‘Glamour’ Awards Reduce Winners, Audience, Our Reporter to Tears

20061101latifah_lg.jpg
Queen Latifah Monday night. Photo: Getty Images

We're not the type who cries during Extreme Makeover: Home Edition or Verizon commercials or when that diamond-ad music starts playing. (Duh duh da da, duh duh da da.) Still, we had a hard time fighting the stereotype during Glamour's tissue-fest of an awards show Monday night at Carnegie Hall. The magazine's "Women of the Year" honorees ranged from three generations of Missoni women to Queen Latifah — who, judging from chorus of screams that greeted the mere mention of her name, is the most popular person in the world — and all of them, plus nearly everyone in the audience, had wet eyes through much of the evening.

Not even tomboyish Sandra Bullock — who knelt down awkwardly to put her award on the floor ("There's no cool way to hold that thing") and interrupted her speech to ask the audience if her dress was see-through — could keep it together. She cried twice, once when Barbara Walters presented the award, highlighting the millions she's donated to disaster relief, and again a few minutes later, during her acceptance speech, when she acknowledged the dozen or so American servicewomen in the audience. And touching moments kept on coming: a tribute to Ann Richards; an acknowledgement of Somaly Mam, a Cambodian woman who's rescued 3,000 girls from sexual slavery; and a video of female athletes thanking lifetime-achievement honoree Billie Jean King. "I've only seen my husband cry twice in fifteen years," Glamour editor-in-chief Cindi Leive told us later. "Once was when the Rangers won the Stanley Cup in 1993, and the second time was watching that video about Billie Jean King."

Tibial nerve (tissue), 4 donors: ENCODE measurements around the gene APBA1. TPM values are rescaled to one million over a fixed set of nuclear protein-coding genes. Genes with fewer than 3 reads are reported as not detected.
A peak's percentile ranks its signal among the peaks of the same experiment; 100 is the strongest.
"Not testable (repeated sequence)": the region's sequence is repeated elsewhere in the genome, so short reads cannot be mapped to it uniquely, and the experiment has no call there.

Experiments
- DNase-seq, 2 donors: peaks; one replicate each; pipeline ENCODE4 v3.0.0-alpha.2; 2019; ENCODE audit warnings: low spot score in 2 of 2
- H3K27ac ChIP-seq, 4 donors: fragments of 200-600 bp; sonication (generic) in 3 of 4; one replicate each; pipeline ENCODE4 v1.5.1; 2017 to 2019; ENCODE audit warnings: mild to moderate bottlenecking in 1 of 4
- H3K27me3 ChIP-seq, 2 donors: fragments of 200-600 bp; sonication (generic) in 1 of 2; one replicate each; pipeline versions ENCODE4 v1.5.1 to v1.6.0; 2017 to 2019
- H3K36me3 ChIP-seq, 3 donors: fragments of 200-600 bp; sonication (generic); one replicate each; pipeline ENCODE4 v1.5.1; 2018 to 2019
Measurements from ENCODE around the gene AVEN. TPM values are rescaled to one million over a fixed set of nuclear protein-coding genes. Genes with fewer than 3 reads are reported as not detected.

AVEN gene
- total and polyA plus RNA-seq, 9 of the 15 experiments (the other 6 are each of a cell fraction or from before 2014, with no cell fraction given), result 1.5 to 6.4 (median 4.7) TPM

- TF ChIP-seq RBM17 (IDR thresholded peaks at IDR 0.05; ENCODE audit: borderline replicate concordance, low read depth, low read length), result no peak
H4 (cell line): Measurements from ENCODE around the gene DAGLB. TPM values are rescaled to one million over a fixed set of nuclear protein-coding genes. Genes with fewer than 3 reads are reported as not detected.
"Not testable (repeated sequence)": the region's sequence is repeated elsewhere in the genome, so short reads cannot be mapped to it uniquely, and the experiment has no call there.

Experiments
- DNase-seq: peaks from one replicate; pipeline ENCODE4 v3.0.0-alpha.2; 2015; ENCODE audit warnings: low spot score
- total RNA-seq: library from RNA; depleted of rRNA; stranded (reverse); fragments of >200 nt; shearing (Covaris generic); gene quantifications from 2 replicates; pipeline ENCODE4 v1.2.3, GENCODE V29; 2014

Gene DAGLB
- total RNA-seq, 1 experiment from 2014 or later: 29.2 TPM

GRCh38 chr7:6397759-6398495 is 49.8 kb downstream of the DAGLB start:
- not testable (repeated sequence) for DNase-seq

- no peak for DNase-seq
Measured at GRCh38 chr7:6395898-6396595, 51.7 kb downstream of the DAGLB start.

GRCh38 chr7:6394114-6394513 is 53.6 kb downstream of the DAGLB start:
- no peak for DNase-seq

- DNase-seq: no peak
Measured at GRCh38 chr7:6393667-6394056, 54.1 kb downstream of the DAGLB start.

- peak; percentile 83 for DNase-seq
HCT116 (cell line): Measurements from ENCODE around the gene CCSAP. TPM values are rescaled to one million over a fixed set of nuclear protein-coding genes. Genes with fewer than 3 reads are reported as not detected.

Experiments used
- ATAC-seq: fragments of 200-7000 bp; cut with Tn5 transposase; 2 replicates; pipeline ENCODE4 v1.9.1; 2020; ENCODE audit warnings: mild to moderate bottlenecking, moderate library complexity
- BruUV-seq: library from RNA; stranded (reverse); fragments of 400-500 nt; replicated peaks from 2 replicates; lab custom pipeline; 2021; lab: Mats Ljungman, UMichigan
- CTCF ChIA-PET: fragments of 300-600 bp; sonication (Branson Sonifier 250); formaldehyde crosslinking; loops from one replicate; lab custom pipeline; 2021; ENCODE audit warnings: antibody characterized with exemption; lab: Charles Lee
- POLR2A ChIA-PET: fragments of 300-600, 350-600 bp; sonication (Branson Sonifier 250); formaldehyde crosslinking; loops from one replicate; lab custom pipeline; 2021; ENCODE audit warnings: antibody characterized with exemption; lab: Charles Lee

When the men present weren't crying, they were offering case studies in sensitivity training. Even Larry David got it right when he introduced his wife, Laurie David, an environmental activist and producer of An Inconvenient Truth. "I'll tell you this," he said, "if the people working on a cure for baldness had the same passion and commitment as my wife, I would be sitting here tonight with a full healthy head of hair."

The night belonged to the women, and despite a State of the Union–worthy number of standing ovations, no one owned the audience — the top two tiers of which were filled with hysteria-prone girls from local high schools — like Latifah. Catherine Zeta-Jones introduced her friend Queenie (cue screams from the rafters) in possibly the showiest, most dramatic reading of a TelePrompTer we've ever witnessed. "Aw, that's so nice of Catherine," said Latifah when she took the stage. "I didn't have to pay her but a hundred bucks to do that." Then she thanked her sick-and-stuck-at-home mom "who taught me that every girl is a queen," pledged $150,000 to Somaly Mam's efforts, and led the girls in a chant: "I can … do anything … If I believe … in myself!" The chorus of squeals went supersonic. We covered our ears. And then we cried.

Jada Yuan